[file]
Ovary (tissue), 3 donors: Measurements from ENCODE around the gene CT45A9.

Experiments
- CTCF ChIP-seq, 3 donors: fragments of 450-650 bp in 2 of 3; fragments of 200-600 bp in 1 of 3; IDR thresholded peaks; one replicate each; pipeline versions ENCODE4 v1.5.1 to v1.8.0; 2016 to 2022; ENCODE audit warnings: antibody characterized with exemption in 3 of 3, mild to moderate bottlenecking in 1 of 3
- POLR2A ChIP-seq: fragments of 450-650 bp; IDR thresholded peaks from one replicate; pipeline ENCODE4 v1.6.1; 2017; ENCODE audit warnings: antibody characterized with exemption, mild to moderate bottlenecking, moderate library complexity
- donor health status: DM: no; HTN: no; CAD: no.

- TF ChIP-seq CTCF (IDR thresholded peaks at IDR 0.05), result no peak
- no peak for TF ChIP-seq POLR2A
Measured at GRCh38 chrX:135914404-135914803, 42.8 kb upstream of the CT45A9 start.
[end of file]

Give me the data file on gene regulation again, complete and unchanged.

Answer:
Ovary (tissue), 3 donors: Measurements from ENCODE around the gene CT45A9.

Experiments
- CTCF ChIP-seq, 3 donors: fragments of 450-650 bp in 2 of 3; fragments of 200-600 bp in 1 of 3; IDR thresholded peaks; one replicate each; pipeline versions ENCODE4 v1.5.1 to v1.8.0; 2016 to 2022; ENCODE audit warnings: antibody characterized with exemption in 3 of 3, mild to moderate bottlenecking in 1 of 3
- POLR2A ChIP-seq: fragments of 450-650 bp; IDR thresholded peaks from one replicate; pipeline ENCODE4 v1.6.1; 2017; ENCODE audit warnings: antibody characterized with exemption, mild to moderate bottlenecking, moderate library complexity
- donor health status: DM: no; HTN: no; CAD: no.

- TF ChIP-seq CTCF (IDR thresholded peaks at IDR 0.05), result no peak
- no peak for TF ChIP-seq POLR2A
Measured at GRCh38 chrX:135914404-135914803, 42.8 kb upstream of the CT45A9 start.